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Nick Johnson will get the headlines, but Aaron Gordon was Arizona’s MVP vs. SDSU

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The conversation after No. 1 Arizona’s 70-64 win over No. 4 San Diego State is going to center around Nick Johnson.

He’s Arizona’s all-american shooting guard. He’s the guy that couldn’t buy a bucket for the first 37 minutes and 14 seconds. He’s also the guy that scored 15 of the final 16 points for the Wildcats, including a huge three and ten critical free throws.

He deserves the headlines that he is going to get.

But will get lost in the shuffle is just how many important plays that star freshman Aaron Gordon made in the second half that kept Arizona in a position for Johnson to close out the game.

Gordon finished with a solid line — 15 points, seven boards, two assists and two blocks — but that doesn’t do justice to the plays that he was able to make down the stretch. There was the thunderous, soaring alley-oop that he caught midway through the second half that trimmed what had been an eight-point SDSU lead down to 40-38. There was the tip-in he had on a T.J. McConnell airball that put the Wildcats up 52-50. There was the gorgeous assist that he dished out to Kaleb Tarczewski to push the lead to 54-51, setting the stage for Johnson’s finishing kick.

There were defensive rebounds that he grabbed in traffic. There were hedges that he made on ball-screens, helping to keep Xavier Thames from getting a full head of steam going towards the rim. There were double-teams that he drew and screens that he set.

He didn’t make every play for the Wildcats, but it sure seemed like he had some kind of a hand in all the important ones.

And that’s what Gordon has done all season long.

At this point in his development, Gordon is not all that skilled. He’s a capable perimeter shooter but not a great one. He’s a good ball-handler and a good passer, but not one that is good enough to be able to be a primary facilitator on the offensive end. He is, however, the best athlete left in the tournament, the best defender in all of college basketball and a guy whose motor never stops running.

In simpler terms, he’s Arizona’s best NBA prospect and he just so happens to be a prototype glue-guy. He’s the piece that brings the entire puzzle together for the Wildcats, and he showed why on Thursday night.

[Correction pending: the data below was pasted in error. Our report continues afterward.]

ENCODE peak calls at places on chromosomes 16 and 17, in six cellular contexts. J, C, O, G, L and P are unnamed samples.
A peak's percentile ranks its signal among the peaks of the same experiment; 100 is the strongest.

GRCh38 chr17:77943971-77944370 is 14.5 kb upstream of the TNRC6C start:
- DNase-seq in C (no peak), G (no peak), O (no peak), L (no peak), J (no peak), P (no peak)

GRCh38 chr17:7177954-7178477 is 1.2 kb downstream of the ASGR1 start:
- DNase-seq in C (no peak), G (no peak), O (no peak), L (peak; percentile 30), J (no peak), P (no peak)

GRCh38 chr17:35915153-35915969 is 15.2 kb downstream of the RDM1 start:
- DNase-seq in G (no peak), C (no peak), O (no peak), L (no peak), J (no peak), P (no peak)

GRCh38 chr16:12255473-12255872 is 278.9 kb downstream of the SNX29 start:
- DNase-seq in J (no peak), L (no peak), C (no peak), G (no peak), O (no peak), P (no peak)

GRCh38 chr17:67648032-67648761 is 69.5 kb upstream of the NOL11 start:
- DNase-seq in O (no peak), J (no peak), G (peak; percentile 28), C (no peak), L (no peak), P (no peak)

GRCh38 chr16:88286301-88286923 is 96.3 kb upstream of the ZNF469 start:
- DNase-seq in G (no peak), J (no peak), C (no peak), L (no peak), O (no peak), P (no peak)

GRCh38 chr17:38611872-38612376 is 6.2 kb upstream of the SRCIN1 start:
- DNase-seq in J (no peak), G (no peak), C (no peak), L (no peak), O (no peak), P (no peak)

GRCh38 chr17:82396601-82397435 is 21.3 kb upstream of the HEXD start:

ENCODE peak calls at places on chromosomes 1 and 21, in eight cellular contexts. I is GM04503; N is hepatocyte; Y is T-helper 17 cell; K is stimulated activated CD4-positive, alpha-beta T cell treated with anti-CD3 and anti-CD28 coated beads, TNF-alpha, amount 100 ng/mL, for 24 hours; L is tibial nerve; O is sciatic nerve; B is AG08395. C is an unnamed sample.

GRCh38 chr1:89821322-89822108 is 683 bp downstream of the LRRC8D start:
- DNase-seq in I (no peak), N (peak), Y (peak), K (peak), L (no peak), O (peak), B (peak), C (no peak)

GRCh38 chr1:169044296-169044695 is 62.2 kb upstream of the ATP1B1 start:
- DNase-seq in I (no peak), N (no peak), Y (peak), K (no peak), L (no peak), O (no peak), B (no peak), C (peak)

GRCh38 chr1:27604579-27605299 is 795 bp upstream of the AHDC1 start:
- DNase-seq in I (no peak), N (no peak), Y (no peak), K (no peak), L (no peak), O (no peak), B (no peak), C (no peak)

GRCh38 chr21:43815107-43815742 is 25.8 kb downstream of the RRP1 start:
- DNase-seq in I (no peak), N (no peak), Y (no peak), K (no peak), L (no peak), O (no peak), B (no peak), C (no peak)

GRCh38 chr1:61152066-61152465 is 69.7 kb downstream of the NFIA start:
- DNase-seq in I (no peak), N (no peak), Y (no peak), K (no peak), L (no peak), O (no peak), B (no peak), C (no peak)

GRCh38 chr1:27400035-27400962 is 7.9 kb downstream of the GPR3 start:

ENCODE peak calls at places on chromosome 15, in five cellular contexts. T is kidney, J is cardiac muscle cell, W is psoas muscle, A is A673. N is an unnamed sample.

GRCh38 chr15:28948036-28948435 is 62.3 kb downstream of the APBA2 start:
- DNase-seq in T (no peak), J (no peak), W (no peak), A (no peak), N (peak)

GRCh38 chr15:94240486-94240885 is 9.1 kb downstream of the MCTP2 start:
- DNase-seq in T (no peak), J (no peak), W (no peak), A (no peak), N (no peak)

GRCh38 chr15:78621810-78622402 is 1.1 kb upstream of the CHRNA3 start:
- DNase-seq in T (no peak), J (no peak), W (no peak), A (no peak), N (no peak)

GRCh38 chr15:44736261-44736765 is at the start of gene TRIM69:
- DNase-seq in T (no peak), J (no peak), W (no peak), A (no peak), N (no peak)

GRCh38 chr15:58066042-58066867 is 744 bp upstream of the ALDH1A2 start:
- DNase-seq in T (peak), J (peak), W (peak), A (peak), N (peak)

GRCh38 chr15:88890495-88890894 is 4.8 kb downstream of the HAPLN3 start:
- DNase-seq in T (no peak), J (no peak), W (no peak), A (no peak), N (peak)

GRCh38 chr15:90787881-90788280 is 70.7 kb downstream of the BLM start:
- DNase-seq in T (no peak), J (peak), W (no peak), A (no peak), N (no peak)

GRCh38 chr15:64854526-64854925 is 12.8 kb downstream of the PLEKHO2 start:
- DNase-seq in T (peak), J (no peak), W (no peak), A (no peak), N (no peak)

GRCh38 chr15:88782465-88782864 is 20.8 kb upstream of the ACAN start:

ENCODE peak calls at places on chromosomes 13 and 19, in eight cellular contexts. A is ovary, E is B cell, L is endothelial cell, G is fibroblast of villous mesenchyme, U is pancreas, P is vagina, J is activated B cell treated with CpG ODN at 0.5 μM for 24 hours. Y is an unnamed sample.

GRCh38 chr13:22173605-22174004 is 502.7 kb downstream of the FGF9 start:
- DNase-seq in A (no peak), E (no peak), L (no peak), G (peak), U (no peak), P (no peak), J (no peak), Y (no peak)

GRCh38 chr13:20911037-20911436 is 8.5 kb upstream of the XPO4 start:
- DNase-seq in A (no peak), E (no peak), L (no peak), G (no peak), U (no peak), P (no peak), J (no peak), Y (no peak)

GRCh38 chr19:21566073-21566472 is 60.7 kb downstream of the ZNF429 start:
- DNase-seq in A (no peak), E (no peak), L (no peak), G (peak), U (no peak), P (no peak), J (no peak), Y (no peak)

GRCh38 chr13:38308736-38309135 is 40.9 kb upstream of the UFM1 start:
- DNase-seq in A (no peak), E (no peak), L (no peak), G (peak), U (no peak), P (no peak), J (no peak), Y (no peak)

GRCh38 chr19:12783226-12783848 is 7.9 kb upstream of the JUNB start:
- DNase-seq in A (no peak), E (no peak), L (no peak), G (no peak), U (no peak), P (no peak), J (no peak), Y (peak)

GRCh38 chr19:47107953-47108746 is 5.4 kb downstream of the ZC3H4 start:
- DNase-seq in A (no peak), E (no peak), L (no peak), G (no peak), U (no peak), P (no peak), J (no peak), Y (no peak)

POSTERIZED: Wyoming’s Josh Adams takes flight

Josh Adams
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Not only is Wyoming senior guard Josh Adams the lone returning starter from a team that won the Mountain West tournament last season, but he’s also one of college basketball’s best dunkers. And if anyone may have forgotten about his jumping ability, Adams put it on display Saturday during the Cowboys’ win over Montana State.

After splitting two Montana State players at the top of the key Adams attacked the basket, dunking with two hands over a late-arriving help-side defender. If you’re going to rotate over, have to do it quicker than that.

Video credit: Wyoming Athletics

Defensive progress will determine No. 4 Iowa State’s ceiling

Monte Morris
Associated Press
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Even with the coaching change from Fred Hoiberg to Steve Prohm, No. 4 Iowa State remains one of the nation’s best offensive teams. Given their skills on that end of the floor many teams find it tough to go score for score with the Cyclones, and that’s what happened to Illinois in Iowa State’s 84-73 win in the Emerald Coast Classic title game.

Georges Niang scored 23 points and grabbed eight rebounds, with Monté Morris adding 20, nine rebounds and six assists and Abdel Nader 18 points as the Cyclones moved to 5-0 on the season. The three-pointers weren’t falling in the second half, as Iowa State shot 0-f0r-12, but they shot 19-for-24 inside of the arc to pull away from a team that lost big man Mike Thorne Jr. late in the first half to a left knee injury.

Illinois’ loss of size in the paint opened things up offensively for Iowa State, and the Cyclones took advantage. But where this group grabbed control of the game was on the defensive end of the floor, and that will be the key for a team with Big 12 and national title aspirations.

Nader took on the responsibility of defending Illinois’ Malcolm Hill (20 points) in the second half and did a solid job of keeping the junior wing in check, with that serving as the spark to a 12-2 run that put the game away. There’s no denying that the Cyclones can put points on the board; most of the talent from last season is back and the productivity on that end of the floor hasn’t changed as a result. Niang’s one of the nation’s best forwards, and both Morris (who now ranks among the country’s best point guards) and Nader have taken significant strides in their respective games.

Iowa State will add Deonte Burton in December, giving them another option to call upon. Front court depth is a bit of a concern, as Iowa State can ill afford to lose a Niang or Jameel McKay, but there’s enough on the roster to compensate for that and force mismatches in other areas.

But the biggest question for this group is how effective they can become at stringing together stops. Illinois certainly had its moments in both halves Saturday night, but Iowa State also showed during the game’s decisive stretch that they can step up defensively. The key now is to do so consistently, and if that occurs the Cyclones can be a threat both within the Big 12 and nationally.